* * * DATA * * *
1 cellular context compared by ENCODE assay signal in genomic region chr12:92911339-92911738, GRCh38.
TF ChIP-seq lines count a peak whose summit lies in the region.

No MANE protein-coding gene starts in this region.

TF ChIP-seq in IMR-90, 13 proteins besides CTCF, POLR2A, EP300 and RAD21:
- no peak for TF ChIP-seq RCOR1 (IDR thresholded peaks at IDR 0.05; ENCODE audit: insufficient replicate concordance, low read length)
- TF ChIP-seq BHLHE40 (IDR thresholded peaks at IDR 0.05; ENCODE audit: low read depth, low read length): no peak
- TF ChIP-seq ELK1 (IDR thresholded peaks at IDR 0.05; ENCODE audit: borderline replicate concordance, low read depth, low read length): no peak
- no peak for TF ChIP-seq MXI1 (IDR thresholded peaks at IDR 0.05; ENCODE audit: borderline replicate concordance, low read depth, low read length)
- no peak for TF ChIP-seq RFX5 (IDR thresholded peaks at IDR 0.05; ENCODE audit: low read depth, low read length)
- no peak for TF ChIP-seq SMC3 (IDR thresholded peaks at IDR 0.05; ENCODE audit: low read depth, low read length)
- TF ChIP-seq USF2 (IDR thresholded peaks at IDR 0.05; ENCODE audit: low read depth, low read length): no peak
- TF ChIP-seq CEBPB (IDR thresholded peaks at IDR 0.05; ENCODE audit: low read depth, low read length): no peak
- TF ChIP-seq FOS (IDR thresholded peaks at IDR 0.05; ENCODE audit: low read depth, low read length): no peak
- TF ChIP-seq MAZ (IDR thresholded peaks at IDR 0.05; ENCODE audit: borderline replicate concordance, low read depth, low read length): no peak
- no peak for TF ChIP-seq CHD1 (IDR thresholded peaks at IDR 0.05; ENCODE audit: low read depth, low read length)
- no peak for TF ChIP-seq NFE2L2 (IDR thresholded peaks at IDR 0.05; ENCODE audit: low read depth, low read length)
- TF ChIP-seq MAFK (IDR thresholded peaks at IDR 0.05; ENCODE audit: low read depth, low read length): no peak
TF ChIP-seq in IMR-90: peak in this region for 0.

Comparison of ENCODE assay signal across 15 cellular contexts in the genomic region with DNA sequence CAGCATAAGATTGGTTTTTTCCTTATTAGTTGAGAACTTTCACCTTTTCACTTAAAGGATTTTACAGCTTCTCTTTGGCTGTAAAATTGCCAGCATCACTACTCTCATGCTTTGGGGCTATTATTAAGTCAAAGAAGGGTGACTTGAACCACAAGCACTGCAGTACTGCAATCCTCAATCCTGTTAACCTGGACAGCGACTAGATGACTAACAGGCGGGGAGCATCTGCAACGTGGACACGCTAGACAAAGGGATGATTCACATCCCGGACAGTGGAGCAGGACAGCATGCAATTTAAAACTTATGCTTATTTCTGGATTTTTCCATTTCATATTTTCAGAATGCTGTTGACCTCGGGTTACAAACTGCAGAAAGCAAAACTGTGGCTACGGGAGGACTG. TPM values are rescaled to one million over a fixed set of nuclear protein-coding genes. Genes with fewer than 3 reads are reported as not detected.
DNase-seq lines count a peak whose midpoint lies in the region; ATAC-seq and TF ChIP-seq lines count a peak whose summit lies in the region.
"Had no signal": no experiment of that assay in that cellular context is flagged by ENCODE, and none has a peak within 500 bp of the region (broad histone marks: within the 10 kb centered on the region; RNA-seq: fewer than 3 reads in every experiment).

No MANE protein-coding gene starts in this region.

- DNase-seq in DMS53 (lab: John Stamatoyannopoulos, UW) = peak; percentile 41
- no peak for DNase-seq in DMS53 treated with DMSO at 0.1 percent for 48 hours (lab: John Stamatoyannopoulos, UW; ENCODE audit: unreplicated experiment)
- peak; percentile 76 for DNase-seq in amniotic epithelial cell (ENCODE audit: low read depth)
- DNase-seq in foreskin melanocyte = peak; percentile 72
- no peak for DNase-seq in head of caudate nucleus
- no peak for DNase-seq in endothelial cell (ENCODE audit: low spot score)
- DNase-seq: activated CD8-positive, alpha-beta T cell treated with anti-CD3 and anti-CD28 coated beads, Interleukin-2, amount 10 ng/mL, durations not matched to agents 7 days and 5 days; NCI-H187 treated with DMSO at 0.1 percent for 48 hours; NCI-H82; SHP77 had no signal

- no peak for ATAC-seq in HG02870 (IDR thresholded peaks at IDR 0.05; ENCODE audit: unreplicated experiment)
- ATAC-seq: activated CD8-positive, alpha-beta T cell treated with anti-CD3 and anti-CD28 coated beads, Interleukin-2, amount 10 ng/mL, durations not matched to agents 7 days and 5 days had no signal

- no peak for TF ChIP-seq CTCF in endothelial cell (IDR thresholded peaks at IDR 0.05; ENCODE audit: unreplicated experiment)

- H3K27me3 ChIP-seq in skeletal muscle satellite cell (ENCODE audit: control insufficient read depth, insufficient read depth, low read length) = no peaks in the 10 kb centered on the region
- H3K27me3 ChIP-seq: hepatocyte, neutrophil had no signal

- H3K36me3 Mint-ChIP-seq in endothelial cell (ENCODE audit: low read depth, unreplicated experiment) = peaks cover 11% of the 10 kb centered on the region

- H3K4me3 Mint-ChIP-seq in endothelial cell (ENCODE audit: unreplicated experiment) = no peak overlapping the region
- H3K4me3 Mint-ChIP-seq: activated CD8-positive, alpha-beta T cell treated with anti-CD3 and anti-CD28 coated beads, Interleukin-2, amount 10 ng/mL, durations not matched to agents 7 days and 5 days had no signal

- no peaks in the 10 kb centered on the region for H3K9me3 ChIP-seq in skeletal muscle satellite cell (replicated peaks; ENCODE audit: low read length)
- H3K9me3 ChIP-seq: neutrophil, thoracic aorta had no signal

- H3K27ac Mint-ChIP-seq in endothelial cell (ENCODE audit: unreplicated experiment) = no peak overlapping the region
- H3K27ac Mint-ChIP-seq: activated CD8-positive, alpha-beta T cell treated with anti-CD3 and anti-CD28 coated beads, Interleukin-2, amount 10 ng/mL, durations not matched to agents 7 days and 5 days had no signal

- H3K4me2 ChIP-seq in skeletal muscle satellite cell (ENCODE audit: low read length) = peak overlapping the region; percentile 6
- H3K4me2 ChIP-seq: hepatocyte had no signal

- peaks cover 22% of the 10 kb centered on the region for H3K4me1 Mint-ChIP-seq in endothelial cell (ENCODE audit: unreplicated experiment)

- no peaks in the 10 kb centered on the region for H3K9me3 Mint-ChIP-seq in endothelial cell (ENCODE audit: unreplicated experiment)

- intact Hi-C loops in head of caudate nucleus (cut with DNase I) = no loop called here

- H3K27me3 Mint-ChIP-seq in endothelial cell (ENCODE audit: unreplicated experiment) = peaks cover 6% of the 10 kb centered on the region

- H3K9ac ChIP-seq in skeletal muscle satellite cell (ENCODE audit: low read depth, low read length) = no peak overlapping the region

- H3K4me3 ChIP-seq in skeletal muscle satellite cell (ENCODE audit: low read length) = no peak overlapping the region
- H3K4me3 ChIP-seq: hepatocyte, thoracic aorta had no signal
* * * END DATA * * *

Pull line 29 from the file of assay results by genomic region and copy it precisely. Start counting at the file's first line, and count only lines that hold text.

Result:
- DNase-seq: activated CD8-positive, alpha-beta T cell treated with anti-CD3 and anti-CD28 coated beads, Interleukin-2, amount 10 ng/mL, durations not matched to agents 7 days and 5 days; NCI-H187 treated with DMSO at 0.1 percent for 48 hours; NCI-H82; SHP77 had no signal